NULL is a special database concept to represent the absence of value. It is neither a zero nor an empty string, but a special character that can be substituted for any data type. Nulls are usually used when the value is unknown or meaningless. NULL columns can later be updated with some real data.
For example, when a new employee is hired, he/she might neither yet have the phone number nor be assigned to a department. In such situation the NULL values are appropriate for PHONE and DEPARTMENT columns.
Another situation is when a value is nonapplicable; like STATE field in a European address. It can also be set to NULL.
The NULL value requires special handling and has to be dealt with carefully. In fact, any operator that involves NULL as an operand also returns NULL.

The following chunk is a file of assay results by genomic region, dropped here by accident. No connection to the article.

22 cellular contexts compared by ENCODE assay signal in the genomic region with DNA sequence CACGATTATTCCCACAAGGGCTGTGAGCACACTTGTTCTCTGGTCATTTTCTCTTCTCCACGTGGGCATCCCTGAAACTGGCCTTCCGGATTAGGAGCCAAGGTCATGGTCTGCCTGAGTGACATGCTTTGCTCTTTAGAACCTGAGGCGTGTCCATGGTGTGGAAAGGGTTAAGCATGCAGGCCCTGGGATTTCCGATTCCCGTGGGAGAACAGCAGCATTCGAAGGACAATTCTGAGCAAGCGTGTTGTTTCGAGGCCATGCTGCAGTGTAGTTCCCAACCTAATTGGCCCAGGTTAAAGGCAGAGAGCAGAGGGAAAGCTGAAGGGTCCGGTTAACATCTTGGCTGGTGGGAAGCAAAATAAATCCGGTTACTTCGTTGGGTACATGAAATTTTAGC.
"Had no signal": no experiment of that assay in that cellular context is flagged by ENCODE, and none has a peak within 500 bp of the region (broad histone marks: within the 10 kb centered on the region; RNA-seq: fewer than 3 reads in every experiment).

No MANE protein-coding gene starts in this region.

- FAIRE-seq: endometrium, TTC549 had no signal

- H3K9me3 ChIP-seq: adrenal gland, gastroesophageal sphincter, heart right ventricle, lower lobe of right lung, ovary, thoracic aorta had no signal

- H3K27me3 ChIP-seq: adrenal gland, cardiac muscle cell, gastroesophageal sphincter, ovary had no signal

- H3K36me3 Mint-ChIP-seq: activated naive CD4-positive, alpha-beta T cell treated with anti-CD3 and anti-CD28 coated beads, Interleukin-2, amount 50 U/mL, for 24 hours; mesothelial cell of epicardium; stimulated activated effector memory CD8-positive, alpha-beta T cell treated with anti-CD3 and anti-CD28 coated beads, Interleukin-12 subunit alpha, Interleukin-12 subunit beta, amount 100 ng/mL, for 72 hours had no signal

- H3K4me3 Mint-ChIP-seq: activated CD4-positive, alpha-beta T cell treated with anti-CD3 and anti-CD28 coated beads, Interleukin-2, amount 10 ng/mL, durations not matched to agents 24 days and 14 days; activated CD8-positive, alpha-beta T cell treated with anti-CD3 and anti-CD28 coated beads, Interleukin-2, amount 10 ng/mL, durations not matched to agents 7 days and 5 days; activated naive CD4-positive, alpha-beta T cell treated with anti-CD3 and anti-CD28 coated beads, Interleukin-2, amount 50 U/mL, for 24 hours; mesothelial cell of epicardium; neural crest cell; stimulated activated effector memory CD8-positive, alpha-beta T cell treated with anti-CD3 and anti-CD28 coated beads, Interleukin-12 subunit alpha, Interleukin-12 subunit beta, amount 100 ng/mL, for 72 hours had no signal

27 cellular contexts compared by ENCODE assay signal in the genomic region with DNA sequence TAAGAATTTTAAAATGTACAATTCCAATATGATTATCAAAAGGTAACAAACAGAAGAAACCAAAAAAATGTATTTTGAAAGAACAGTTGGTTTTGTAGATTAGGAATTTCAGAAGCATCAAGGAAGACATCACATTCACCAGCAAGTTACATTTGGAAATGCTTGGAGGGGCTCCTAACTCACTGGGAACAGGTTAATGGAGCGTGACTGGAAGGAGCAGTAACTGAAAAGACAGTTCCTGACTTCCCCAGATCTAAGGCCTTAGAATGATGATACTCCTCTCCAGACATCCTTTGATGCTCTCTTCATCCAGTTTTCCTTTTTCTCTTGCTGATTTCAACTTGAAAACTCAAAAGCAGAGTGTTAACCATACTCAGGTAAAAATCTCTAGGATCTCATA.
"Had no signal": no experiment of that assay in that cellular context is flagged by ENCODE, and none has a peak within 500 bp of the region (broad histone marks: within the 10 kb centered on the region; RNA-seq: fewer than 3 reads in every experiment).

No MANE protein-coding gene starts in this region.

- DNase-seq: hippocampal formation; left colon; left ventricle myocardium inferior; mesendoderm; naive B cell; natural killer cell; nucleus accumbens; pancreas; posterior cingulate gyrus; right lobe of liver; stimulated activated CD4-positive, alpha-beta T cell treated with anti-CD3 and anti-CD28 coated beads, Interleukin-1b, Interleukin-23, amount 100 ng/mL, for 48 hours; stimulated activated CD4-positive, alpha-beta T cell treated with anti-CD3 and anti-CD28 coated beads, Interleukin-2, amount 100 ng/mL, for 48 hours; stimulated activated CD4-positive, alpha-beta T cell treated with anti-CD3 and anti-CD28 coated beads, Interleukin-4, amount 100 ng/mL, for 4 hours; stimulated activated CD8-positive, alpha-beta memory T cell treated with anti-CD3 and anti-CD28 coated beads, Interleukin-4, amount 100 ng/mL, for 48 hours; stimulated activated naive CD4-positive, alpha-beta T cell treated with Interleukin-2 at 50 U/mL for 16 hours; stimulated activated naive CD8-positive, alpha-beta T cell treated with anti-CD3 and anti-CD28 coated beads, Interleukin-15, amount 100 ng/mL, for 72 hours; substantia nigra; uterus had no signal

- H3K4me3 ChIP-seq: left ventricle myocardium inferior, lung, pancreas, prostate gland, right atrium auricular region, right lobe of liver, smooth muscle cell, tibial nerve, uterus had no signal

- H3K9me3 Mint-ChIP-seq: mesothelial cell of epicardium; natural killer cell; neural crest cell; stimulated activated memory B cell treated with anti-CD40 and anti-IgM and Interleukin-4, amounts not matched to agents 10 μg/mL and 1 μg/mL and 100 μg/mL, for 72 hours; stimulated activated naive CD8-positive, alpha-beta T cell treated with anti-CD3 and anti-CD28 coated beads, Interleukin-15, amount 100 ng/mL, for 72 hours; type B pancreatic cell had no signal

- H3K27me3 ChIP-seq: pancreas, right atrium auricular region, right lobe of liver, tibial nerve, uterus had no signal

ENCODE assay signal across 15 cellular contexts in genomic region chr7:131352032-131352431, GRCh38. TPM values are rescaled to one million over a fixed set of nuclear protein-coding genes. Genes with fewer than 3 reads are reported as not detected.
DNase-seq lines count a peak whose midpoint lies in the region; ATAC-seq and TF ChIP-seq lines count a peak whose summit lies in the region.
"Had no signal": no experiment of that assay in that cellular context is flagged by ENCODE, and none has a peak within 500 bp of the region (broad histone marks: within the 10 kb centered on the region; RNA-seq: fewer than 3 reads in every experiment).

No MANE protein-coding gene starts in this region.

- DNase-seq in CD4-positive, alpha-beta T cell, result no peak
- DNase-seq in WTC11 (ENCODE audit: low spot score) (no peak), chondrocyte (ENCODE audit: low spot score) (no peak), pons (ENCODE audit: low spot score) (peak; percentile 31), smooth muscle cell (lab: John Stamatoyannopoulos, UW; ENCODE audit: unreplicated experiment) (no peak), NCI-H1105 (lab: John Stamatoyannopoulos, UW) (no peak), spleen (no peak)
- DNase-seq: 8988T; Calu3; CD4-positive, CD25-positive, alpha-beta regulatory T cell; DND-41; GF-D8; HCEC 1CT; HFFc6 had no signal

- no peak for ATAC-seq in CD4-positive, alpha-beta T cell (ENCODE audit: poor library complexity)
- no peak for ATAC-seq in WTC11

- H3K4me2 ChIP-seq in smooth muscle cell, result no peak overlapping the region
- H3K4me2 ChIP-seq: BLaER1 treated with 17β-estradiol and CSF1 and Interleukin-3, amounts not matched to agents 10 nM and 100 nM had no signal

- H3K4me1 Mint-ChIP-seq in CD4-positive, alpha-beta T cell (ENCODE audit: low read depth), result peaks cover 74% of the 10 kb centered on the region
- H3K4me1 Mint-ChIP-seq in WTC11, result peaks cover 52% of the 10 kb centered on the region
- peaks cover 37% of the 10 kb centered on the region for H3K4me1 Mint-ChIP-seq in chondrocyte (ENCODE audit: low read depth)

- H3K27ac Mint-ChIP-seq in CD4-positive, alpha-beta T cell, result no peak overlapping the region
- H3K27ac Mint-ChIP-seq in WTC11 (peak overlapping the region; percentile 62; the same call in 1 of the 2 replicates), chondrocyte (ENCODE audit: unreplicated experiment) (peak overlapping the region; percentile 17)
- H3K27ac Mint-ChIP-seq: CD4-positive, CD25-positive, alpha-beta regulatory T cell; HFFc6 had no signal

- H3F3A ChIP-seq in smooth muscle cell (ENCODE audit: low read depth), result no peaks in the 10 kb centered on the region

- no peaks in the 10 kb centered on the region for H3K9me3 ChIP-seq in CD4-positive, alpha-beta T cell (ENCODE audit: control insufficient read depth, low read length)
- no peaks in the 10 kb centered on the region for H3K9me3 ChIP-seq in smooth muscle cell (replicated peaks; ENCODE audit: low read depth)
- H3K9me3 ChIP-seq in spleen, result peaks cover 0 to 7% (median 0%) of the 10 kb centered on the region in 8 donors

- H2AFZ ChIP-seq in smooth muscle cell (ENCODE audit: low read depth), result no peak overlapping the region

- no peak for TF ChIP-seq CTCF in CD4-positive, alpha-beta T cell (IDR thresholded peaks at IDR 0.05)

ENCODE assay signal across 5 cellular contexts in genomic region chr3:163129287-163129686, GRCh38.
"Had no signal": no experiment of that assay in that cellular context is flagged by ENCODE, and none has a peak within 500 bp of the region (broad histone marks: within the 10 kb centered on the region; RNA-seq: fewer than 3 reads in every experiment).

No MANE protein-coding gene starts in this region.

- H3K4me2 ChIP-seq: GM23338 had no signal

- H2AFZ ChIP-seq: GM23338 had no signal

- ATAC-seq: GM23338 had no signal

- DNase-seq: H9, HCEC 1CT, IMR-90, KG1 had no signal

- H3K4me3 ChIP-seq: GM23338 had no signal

NULL can cause you serious troubles if not used properly. For example, imagine you have two columns in your table and you want to calculate the difference between them. If one of your columns has NULL values, the result of your calculation is undefined (NULL), i.e., 100 – 0 = 100, but 100 – NULL = NULL. That means you have to use special mechanisms (discussed in Chapters 10 and 11) to handle this and similar situations.